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Discrete (Floquet) Time Crystals

Date: Tuesday, August 1, 2017 11:00 - 12:30
Speaker: Wen Wei Ho (University of Geneva)
Location: Big Seminar room Ground floor / Office Bldg West (I21.EG.101)
Series: Physical Sciences Seminar
Host: Maksym Serbyn
Lab building west seminar room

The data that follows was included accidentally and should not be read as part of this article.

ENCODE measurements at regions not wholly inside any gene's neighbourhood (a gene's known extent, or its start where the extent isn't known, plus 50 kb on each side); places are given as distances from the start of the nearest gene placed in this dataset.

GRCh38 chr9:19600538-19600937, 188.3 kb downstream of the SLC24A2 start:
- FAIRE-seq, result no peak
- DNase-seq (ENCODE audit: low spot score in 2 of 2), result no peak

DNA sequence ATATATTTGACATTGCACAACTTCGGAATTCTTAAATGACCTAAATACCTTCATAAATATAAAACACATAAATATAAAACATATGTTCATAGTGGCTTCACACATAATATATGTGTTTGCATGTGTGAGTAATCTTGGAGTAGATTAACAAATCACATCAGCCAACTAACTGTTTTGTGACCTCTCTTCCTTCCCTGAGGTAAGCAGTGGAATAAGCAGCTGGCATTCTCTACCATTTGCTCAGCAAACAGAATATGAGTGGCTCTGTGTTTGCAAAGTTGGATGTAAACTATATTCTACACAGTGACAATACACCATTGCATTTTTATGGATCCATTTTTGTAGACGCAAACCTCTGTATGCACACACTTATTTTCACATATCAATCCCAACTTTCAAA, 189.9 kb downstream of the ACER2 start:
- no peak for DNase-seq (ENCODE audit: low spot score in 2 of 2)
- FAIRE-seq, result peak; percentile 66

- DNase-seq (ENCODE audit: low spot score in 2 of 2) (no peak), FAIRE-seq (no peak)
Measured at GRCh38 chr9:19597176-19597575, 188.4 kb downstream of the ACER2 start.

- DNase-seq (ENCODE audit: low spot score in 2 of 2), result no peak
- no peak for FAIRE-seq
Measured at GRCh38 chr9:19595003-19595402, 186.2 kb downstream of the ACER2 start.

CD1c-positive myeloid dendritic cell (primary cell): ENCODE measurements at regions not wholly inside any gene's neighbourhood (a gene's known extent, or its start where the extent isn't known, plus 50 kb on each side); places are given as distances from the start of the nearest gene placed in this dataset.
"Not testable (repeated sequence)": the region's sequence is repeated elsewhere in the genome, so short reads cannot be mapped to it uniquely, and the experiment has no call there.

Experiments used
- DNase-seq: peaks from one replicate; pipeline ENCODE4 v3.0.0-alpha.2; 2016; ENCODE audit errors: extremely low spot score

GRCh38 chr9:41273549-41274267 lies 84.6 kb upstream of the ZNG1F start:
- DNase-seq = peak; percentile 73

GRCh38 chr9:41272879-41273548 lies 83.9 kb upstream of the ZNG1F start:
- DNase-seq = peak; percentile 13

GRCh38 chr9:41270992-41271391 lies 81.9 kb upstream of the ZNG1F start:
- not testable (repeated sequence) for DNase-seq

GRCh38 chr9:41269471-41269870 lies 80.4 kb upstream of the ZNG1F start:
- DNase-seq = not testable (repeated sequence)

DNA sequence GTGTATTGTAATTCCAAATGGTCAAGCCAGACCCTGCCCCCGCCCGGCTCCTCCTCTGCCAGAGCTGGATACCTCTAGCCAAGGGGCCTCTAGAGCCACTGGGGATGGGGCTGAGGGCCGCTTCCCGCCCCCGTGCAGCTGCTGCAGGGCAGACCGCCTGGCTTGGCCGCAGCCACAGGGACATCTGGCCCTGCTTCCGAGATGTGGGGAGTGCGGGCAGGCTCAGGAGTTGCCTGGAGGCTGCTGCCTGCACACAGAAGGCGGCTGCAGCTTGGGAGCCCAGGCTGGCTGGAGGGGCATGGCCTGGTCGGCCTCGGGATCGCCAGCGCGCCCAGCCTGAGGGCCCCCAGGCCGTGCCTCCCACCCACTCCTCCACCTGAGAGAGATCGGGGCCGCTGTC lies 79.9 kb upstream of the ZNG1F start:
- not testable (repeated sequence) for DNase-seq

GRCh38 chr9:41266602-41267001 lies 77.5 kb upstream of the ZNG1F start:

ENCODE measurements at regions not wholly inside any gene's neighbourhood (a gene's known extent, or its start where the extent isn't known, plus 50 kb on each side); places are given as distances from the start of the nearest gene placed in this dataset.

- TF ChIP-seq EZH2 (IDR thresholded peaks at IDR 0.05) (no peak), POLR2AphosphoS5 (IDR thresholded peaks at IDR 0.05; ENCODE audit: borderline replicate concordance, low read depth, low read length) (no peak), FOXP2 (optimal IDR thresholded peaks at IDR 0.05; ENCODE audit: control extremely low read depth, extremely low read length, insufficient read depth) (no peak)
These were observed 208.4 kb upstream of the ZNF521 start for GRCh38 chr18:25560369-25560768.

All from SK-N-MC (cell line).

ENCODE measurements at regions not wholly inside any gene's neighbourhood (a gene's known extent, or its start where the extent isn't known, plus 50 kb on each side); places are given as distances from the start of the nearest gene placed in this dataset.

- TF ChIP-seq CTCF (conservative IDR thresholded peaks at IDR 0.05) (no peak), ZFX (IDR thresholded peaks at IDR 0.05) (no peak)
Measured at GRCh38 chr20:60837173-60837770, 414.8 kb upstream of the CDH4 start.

Spontaneous symmetry-breaking is a fundamental concept in physics that underpins much of our understanding of equilibrium phases of matter, such as the sharp distinction between a solid crystalline phase and a liquid phase arising from spontaneously broken spatial translational symmetry. Recently, it was realized that time-translational symmetry can also be spontaneously broken [1,2]. More precisely, periodically-driven (Floquet) disordered interacting many-body systems may exhibit such a phenomenon -- in such systems, physical observables exhibit robust oscillations that is an integer multiple of the driving period T -- leading to a novel, nonequilibrium phase of matter dubbed a ``discrete time crystal" (DTC). In this talk, I will introduce the idea of discrete time crystals, and discuss the key concepts involved in defining this new nonequilibrium phase of matter. I will also explain the mechanism by which the DTC phase is stabilized, such as many-body localization (MBL) or `critically-slow' thermalization in disordered long-range systems [3], thereby providing an explanation for the recent experimental observation of robust DTC order in a diamond sample with NV-center impurities [4]. [1] Else, D., Bauer, B. and Nayak, C., Phys. Rev. Lett (117) 090402 (2016) [2] von Keyserlingk, C.W., Khemani, V. and Sondhi, S., Phys. Rev. B (94) 085112 (2016) [3] Ho, W. W., Choi, S., Lukin, M., and Abanin, D., Phys. Rev. Lett (119) 010602 (2017) [4] Choi, S. et al., Nature 543, 221–225 (2017)
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